I graduated college without ever taking out a loan. I owe a lot of that to having a fiance who is a really hard worker and offered to support our family while I went back to school. That took care of most of our bills, though living was tight. (Kudos to all of you who live on a single-income permanently. I have no idea how you get it done, but I have crazy respect for you.) My tuition was covered by grants. (More on that in another post.) But scholarships were the important thing that made up the in between. They made it possible for us to make ends meet and worries easier.
I had applied for scholarships in the past. I followed the typical advice. Go ask your unhelpful financial aid office. They will most likely direct you to websites like FastWeb. I got zero results.
So this time around, I decided to do things differently. There were scholarships out there, and I had to find them if I was going to make school work this time. In my experience, the best way to get a scholarship wasn’t to go to websites like the one mentioned above and become one amongst a sea of applicants. Even if I wrote the most stellar essay ever, there was always going to be someone more deserving than me. I had to shrink the pool. I had to become one out of 100, not one out of 5,000. And you know what? This time I got results. This time money didn’t keep me from earning my degree.
Apply for scholarships sponsored by your school.
This is the first place you should start. Go in to your financial aid office. Ask them specifically for scholarships sponsored by your institution. If they keep pointing you to nationwide websites with weird scholarships hosted by soft drink manufacturers, press them until they get someone who knows what the hell they’re talking about. If there is a school out there that doesn’t have scholarships in place specifically for their students, I haven’t heard of it.
Applying for these scholarships drastically reduces your competition. Now you’re only competing against people from your school who had the initiative to find and apply. If you’re going to a school where a large portion of the population is receiving grants, your odds are even greater as many of them won’t think to look for extra money…their tuition is already covered. Who would think to look for more?
Apply for Spring semester scholarships.
Want to shrink the pool even more? Part way through the fall semester schools (and other organizations) usually post Spring semester scholarships. SO FEW PEOPLE APPLY. They’ve already applied in the Fall and have pretty much figured out how they will be handling their finances for the school year. They don’t even think, or know, to look for extra money in that Spring semester. Because you’re one of the few that looks, that stellar essay of yours is so much more likely to get noticed and awarded the money it deserves.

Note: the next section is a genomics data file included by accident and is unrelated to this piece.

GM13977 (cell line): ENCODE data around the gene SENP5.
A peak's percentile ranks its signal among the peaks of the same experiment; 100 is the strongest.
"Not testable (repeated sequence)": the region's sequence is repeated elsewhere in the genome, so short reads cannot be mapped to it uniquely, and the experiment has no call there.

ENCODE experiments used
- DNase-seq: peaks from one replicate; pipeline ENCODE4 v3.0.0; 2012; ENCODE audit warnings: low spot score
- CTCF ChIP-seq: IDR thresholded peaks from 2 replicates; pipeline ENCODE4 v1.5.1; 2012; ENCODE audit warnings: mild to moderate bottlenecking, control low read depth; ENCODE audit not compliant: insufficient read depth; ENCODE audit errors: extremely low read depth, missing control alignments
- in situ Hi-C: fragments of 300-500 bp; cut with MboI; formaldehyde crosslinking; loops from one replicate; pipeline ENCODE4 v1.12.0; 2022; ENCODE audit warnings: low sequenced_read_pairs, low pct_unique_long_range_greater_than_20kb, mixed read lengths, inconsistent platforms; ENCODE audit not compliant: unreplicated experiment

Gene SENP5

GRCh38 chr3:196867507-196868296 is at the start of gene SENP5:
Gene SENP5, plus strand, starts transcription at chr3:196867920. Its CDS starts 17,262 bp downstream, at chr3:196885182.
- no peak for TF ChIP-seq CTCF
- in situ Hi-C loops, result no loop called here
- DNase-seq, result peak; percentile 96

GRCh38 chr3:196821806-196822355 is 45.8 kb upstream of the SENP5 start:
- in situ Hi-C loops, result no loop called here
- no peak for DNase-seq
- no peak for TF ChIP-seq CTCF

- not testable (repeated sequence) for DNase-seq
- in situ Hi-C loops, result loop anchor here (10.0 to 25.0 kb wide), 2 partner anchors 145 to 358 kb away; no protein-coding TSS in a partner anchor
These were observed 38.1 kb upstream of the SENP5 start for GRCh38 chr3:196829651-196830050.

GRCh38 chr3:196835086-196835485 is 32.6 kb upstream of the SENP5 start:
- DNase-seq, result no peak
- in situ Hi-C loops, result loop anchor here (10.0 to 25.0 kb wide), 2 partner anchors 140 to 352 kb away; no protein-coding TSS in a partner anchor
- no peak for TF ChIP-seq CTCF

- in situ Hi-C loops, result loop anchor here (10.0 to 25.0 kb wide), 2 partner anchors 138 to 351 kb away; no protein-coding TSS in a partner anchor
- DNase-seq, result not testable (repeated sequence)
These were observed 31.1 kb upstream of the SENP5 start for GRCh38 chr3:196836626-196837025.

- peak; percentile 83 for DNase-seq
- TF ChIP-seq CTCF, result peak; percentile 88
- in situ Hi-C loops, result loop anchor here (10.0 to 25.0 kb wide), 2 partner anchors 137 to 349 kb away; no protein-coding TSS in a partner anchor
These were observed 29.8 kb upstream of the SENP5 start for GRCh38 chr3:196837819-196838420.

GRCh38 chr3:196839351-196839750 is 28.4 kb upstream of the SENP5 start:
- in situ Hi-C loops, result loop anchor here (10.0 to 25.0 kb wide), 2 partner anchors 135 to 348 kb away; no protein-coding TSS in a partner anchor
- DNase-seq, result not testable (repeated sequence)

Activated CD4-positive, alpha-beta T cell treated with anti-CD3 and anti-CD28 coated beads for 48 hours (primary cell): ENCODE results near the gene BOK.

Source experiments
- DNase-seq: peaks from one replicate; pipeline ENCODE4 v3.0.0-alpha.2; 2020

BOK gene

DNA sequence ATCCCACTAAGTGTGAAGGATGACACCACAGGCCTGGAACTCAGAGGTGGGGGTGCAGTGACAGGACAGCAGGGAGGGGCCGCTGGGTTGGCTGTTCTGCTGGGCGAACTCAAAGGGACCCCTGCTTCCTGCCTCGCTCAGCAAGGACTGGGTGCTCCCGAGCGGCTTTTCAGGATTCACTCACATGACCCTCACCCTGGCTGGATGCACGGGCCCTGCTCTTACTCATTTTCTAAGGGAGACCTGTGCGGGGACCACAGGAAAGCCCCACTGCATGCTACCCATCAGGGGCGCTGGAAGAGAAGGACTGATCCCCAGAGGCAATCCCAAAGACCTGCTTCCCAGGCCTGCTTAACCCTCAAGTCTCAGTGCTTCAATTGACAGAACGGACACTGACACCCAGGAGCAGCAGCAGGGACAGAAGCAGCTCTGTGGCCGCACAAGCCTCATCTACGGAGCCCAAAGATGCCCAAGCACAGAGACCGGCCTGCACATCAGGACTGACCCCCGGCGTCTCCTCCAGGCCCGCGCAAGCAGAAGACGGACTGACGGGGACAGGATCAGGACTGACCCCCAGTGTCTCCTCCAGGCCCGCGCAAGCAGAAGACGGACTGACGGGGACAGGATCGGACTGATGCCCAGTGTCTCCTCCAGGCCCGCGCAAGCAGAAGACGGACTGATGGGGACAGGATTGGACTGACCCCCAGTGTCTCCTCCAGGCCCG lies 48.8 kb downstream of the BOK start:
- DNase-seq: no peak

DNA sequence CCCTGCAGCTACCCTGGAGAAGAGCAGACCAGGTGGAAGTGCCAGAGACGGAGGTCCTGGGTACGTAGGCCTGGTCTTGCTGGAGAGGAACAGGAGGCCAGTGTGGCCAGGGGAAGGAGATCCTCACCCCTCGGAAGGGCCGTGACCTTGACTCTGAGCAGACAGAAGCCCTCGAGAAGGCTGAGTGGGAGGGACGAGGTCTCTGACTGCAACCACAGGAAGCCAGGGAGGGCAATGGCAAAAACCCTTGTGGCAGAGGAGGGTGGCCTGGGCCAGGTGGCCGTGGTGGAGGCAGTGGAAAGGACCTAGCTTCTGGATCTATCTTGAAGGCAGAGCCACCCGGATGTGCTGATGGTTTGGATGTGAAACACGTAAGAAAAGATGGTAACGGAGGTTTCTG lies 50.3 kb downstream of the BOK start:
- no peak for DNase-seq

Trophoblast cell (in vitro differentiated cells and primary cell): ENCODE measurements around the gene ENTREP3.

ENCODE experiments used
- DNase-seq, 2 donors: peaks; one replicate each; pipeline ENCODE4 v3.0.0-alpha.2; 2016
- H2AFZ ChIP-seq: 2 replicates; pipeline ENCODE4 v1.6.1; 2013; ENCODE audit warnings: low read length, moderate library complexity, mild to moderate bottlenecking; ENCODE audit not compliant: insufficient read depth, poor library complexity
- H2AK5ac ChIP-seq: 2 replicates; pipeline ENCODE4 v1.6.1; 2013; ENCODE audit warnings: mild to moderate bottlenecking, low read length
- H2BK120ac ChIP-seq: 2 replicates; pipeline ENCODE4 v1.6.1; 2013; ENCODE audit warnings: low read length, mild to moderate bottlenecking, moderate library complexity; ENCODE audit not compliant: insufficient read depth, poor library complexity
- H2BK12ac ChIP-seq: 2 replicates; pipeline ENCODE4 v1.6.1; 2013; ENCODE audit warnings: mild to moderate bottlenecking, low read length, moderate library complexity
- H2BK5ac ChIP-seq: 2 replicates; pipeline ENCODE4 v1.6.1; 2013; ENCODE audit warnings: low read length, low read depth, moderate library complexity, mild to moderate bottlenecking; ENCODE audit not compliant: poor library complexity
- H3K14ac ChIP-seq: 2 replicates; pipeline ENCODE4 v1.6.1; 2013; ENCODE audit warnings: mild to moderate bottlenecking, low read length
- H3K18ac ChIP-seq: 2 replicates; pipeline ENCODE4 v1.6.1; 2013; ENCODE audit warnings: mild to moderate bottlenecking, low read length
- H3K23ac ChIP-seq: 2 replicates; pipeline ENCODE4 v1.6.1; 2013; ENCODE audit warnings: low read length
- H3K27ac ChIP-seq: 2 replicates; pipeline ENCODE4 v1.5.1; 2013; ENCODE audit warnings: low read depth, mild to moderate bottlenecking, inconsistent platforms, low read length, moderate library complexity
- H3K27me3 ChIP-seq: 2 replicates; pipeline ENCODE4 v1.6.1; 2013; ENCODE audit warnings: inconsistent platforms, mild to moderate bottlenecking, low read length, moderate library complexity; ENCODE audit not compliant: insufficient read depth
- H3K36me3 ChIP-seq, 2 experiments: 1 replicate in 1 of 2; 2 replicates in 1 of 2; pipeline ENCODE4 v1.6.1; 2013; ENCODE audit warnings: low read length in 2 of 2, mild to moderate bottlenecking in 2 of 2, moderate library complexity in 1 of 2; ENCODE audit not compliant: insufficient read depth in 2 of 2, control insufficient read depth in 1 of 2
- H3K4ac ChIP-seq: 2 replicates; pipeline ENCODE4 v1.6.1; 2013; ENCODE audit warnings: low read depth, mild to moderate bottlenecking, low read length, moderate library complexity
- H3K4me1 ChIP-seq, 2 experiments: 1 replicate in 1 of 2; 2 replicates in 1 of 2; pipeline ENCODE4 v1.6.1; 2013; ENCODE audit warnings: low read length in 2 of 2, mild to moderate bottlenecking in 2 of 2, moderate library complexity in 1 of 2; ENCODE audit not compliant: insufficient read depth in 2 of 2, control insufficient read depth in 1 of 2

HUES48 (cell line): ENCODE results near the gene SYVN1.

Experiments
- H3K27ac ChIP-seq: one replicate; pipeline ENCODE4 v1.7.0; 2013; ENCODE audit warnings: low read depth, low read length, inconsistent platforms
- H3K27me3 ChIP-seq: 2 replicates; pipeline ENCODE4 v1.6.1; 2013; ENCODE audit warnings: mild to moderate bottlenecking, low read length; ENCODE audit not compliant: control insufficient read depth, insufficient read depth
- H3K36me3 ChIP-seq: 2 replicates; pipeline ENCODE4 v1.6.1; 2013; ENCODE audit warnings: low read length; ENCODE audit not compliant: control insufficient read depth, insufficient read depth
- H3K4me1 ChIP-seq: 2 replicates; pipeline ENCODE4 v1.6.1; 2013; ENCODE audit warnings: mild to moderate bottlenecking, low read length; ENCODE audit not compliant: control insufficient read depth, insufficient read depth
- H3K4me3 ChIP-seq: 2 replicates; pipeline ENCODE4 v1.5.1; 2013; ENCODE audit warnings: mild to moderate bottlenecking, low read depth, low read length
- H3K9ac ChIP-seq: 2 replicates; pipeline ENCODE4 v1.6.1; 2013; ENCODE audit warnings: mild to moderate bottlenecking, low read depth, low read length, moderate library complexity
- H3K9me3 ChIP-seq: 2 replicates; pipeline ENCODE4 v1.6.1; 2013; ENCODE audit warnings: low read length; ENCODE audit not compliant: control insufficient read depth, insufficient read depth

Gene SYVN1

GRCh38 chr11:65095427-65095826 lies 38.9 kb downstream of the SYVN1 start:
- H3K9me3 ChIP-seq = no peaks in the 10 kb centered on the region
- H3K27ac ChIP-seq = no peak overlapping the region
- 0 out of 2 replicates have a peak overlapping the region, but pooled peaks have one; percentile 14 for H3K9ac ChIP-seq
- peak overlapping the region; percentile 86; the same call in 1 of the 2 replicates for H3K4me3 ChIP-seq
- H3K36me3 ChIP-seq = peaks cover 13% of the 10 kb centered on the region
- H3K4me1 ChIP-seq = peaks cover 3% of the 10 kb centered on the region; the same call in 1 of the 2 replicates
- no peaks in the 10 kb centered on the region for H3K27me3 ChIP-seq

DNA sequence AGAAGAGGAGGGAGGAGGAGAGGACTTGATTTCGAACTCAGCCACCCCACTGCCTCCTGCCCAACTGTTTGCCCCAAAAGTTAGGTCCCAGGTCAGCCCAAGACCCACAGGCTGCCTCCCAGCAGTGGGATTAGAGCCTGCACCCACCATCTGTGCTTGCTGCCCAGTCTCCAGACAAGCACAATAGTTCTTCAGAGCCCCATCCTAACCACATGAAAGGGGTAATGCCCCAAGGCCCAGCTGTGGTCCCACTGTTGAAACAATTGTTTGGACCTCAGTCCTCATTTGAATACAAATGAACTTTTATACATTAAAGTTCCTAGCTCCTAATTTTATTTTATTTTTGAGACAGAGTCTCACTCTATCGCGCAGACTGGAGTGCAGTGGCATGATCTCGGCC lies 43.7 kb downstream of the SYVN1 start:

Find scholarships through organizations specific to your major.
There was a great Honors Society related to my major when I was in school that just happened to offer some pretty amazing scholarships. Some classmates and I found it through google accidentally one day. The only problem? We didn’t have a chapter of the organization at our school. I decided that had to change. I got some people together and we started our own chapter. It was a really great experience. Not only did I apply to and get awarded one of the scholarships for the next school year, but the whole thing looked great on my resume.
Maybe it’s not a fraternity or Honors Society. Maybe it’s a professional organization that you’d like to enter or have entered on a student membership. Maybe it’s a company that operates in the field you’d like to work in. Get involved with professional networking before you graduate. Not just because it’ll make it easier to get your foot in the door later, but because these organizations may just be willing to pay you now via scholarships.
So that’s my #1 tip on finding scholarships: shrink the applicant pool to increase your odds. You also have to write a great essay (which we’ll talk about another day,) but a great essay doesn’t get you very far if it’s buried under thousands of other great essays. Search for money that’s specific to you, whether that be through affiliation with your school or the passion that you’ve turned into a major. The more specific the scholarships, the more likely you will be to win it.